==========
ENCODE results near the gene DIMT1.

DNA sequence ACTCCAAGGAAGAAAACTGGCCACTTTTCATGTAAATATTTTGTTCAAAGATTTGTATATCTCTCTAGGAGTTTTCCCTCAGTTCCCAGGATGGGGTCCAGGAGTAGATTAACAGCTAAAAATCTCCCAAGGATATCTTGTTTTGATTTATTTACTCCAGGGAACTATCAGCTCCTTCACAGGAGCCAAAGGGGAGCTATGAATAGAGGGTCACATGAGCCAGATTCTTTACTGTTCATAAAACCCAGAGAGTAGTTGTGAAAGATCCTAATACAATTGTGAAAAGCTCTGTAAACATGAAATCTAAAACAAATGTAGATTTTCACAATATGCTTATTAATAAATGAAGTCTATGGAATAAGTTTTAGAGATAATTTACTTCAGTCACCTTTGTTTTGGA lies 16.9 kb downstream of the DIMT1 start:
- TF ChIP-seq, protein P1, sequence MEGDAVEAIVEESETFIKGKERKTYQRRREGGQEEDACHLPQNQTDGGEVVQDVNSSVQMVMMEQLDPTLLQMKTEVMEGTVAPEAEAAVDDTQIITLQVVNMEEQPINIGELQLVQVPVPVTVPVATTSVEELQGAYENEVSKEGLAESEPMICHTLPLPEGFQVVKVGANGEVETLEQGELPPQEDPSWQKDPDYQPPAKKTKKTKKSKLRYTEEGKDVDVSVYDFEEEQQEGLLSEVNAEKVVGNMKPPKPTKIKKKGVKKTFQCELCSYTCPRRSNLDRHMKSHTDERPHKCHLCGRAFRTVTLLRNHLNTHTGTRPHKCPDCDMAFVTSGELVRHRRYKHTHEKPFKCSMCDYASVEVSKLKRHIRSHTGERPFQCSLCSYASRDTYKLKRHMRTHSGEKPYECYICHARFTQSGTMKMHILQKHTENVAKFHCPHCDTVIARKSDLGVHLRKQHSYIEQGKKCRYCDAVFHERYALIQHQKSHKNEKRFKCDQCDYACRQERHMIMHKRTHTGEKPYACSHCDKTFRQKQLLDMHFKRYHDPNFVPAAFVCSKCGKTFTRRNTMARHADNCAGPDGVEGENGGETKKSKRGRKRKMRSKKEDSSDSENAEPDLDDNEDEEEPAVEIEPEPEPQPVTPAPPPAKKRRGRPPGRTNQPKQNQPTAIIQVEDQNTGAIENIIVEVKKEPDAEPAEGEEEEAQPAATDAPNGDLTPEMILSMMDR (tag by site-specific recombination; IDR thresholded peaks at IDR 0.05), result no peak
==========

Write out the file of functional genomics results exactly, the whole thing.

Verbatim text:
ENCODE results near the gene DIMT1.

DNA sequence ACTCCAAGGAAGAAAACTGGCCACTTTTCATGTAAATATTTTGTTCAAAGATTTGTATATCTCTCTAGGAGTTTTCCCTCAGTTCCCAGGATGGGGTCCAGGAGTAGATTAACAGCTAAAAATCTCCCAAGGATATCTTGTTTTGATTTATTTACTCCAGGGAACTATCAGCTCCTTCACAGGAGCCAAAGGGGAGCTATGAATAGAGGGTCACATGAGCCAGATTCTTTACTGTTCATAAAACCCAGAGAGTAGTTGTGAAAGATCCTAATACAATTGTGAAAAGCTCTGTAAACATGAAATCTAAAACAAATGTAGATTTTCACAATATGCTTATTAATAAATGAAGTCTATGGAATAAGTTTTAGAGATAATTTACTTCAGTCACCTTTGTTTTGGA lies 16.9 kb downstream of the DIMT1 start:
- TF ChIP-seq, protein P1, sequence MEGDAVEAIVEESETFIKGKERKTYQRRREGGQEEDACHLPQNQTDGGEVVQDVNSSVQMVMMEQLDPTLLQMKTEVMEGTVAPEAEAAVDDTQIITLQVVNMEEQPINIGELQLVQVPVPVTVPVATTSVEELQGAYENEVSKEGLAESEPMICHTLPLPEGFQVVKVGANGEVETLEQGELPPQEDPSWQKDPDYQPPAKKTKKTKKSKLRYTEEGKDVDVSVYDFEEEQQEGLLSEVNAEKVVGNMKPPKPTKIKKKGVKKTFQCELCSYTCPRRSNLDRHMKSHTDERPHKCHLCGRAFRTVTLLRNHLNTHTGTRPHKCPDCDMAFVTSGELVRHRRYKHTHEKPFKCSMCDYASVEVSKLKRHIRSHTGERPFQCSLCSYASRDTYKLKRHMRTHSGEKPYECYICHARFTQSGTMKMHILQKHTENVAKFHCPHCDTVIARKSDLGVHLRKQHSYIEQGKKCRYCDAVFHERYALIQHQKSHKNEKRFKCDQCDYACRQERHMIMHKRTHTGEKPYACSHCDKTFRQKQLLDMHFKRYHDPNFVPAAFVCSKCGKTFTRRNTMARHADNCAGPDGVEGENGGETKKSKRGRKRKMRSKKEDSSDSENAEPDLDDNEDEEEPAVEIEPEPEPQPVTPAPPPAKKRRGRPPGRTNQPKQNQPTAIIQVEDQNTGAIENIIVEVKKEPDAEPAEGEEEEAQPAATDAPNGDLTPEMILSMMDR (tag by site-specific recombination; IDR thresholded peaks at IDR 0.05), result no peak